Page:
ROTTERDAM - Oil and gas conglomerate Shell booked a record profit of 42.3 billion dollars (38.4 billion euros) in 2022. That is more than double the net profit earned a year earlier. The British company benefited from the high oil and gas prices last year due to the war in Ukraine.
Shell's publication of figures is the first under the leadership of new CEO Wael Sawan. He succeeded Dutch businessman Ben van Beurden at the beginning of this year. Sawan, who is Lebanese-Canadian, said in a statement that the results "show the strength of Shell's broad portfolio, as well as the company's ability to provide important energy in a troubled world."
In the last quarter of 2022, the company achieved a net profit of $10.4 billion. In the second quarter, profit peaked at $18 billion. Shell’s total revenue for 2022 topped $386 billion, up from $272.6 billion a year earlier. For the fourth quarter, revenues exceeded $101 billion.
Shell also announced it would buy back another $4 billion of its shares. It will also increase the dividend.
American industry peer ExxonMobil announced earlier this week that it booked a record $56 billion in profit for 2022. That led to criticism from the United States government that oil companies are making exorbitant profits at the expense of consumers. They’re doing too little to lower prices at the pump while their executives and shareholders fill their pockets. Critics in Europe also accuse oil companies of profiting from the war in Ukraine.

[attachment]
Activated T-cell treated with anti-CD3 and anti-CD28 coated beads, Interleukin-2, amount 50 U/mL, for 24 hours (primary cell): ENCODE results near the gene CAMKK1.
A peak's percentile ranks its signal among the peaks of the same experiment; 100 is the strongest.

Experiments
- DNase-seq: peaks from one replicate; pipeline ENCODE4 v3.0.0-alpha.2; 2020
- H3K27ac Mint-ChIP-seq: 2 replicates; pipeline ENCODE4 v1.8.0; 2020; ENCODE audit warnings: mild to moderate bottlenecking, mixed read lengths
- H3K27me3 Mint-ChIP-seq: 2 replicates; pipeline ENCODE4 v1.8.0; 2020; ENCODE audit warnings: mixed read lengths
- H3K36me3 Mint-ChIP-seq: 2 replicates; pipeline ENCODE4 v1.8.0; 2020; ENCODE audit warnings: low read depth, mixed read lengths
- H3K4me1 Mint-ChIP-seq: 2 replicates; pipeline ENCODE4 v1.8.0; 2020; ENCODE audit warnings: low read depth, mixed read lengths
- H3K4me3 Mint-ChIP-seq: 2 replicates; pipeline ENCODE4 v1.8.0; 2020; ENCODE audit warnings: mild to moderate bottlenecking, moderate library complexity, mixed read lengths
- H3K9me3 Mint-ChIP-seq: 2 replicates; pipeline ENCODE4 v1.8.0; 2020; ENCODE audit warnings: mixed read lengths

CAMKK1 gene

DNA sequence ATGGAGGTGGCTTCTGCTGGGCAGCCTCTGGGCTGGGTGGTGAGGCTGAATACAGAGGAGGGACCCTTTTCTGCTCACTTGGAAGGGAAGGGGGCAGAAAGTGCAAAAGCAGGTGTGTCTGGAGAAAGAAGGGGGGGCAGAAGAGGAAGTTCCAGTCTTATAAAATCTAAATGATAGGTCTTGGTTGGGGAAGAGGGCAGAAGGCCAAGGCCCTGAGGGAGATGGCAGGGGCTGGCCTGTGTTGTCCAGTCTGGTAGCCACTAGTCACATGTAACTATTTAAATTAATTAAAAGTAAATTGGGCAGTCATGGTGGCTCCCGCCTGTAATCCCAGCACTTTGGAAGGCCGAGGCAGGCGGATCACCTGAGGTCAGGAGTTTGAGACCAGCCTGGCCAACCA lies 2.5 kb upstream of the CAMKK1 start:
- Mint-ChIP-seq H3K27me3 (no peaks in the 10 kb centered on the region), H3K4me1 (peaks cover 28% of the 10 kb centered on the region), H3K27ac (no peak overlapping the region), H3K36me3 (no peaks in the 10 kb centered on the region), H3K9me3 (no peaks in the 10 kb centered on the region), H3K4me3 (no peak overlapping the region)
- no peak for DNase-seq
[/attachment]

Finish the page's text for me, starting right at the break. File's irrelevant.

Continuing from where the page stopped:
In 2020, Shell suffered billions in losses when oil prices plummeted due to the coronavirus pandemic. But oil companies are doing good business again due to the strong increase in demand for oil since the global economic recovery from the coronavirus crisis. On the stock exchange in Amsterdam, Shell shares have risen sharply since the pandemic.
On Wednesday, climate activists demanded that the American stock market watchdog SEC investigate Shell. According to Global Witness, the Shell group projected “its financial investments in renewable energy sources” considerably higher than it was allowed to. Shell also includes things like energy trading, CO2 capture and storage, and hydrogen production in its reporting on energy from renewable sources. That is misleading, Global Witness said, accusing the oil and gas giant of greenwashing. The company presents itself as much more environmentally friendly than it actually is, Global Witness said.